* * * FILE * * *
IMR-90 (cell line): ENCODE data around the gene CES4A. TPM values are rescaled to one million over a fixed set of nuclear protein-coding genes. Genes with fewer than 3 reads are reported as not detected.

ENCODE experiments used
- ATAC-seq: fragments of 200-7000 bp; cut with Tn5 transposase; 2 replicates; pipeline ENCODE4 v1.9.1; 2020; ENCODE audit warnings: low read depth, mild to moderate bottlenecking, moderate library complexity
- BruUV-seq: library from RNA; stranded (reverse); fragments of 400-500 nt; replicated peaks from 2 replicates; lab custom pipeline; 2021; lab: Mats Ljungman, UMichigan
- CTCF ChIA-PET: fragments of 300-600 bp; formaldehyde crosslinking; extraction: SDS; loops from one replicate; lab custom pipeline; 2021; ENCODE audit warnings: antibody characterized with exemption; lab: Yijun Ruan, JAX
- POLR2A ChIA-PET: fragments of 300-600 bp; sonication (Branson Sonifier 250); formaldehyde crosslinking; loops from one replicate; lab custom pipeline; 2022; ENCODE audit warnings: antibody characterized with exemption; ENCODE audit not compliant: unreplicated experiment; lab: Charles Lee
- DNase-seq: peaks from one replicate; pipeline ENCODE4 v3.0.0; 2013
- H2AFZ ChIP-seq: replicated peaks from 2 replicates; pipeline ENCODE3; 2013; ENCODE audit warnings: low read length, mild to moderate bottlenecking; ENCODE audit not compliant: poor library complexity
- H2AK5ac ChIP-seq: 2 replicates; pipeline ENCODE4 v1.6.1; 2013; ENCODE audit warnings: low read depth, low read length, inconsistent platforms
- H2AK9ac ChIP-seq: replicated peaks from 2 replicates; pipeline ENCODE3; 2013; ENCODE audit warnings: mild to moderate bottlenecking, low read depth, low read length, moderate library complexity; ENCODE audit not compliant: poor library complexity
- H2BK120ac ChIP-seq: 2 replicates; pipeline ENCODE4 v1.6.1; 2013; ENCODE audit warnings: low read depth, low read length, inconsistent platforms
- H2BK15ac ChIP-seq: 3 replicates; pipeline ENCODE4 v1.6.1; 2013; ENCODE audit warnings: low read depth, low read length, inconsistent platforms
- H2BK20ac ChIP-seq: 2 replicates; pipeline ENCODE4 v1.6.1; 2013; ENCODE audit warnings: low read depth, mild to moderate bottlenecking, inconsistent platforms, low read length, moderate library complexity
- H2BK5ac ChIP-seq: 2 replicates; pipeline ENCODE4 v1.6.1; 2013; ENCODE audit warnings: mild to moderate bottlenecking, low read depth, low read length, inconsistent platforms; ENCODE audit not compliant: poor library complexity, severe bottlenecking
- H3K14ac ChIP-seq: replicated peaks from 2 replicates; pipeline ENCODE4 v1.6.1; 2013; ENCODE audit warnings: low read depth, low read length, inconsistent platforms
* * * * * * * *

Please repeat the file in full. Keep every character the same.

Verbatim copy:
IMR-90 (cell line): ENCODE data around the gene CES4A. TPM values are rescaled to one million over a fixed set of nuclear protein-coding genes. Genes with fewer than 3 reads are reported as not detected.

ENCODE experiments used
- ATAC-seq: fragments of 200-7000 bp; cut with Tn5 transposase; 2 replicates; pipeline ENCODE4 v1.9.1; 2020; ENCODE audit warnings: low read depth, mild to moderate bottlenecking, moderate library complexity
- BruUV-seq: library from RNA; stranded (reverse); fragments of 400-500 nt; replicated peaks from 2 replicates; lab custom pipeline; 2021; lab: Mats Ljungman, UMichigan
- CTCF ChIA-PET: fragments of 300-600 bp; formaldehyde crosslinking; extraction: SDS; loops from one replicate; lab custom pipeline; 2021; ENCODE audit warnings: antibody characterized with exemption; lab: Yijun Ruan, JAX
- POLR2A ChIA-PET: fragments of 300-600 bp; sonication (Branson Sonifier 250); formaldehyde crosslinking; loops from one replicate; lab custom pipeline; 2022; ENCODE audit warnings: antibody characterized with exemption; ENCODE audit not compliant: unreplicated experiment; lab: Charles Lee
- DNase-seq: peaks from one replicate; pipeline ENCODE4 v3.0.0; 2013
- H2AFZ ChIP-seq: replicated peaks from 2 replicates; pipeline ENCODE3; 2013; ENCODE audit warnings: low read length, mild to moderate bottlenecking; ENCODE audit not compliant: poor library complexity
- H2AK5ac ChIP-seq: 2 replicates; pipeline ENCODE4 v1.6.1; 2013; ENCODE audit warnings: low read depth, low read length, inconsistent platforms
- H2AK9ac ChIP-seq: replicated peaks from 2 replicates; pipeline ENCODE3; 2013; ENCODE audit warnings: mild to moderate bottlenecking, low read depth, low read length, moderate library complexity; ENCODE audit not compliant: poor library complexity
- H2BK120ac ChIP-seq: 2 replicates; pipeline ENCODE4 v1.6.1; 2013; ENCODE audit warnings: low read depth, low read length, inconsistent platforms
- H2BK15ac ChIP-seq: 3 replicates; pipeline ENCODE4 v1.6.1; 2013; ENCODE audit warnings: low read depth, low read length, inconsistent platforms
- H2BK20ac ChIP-seq: 2 replicates; pipeline ENCODE4 v1.6.1; 2013; ENCODE audit warnings: low read depth, mild to moderate bottlenecking, inconsistent platforms, low read length, moderate library complexity
- H2BK5ac ChIP-seq: 2 replicates; pipeline ENCODE4 v1.6.1; 2013; ENCODE audit warnings: mild to moderate bottlenecking, low read depth, low read length, inconsistent platforms; ENCODE audit not compliant: poor library complexity, severe bottlenecking
- H3K14ac ChIP-seq: replicated peaks from 2 replicates; pipeline ENCODE4 v1.6.1; 2013; ENCODE audit warnings: low read depth, low read length, inconsistent platforms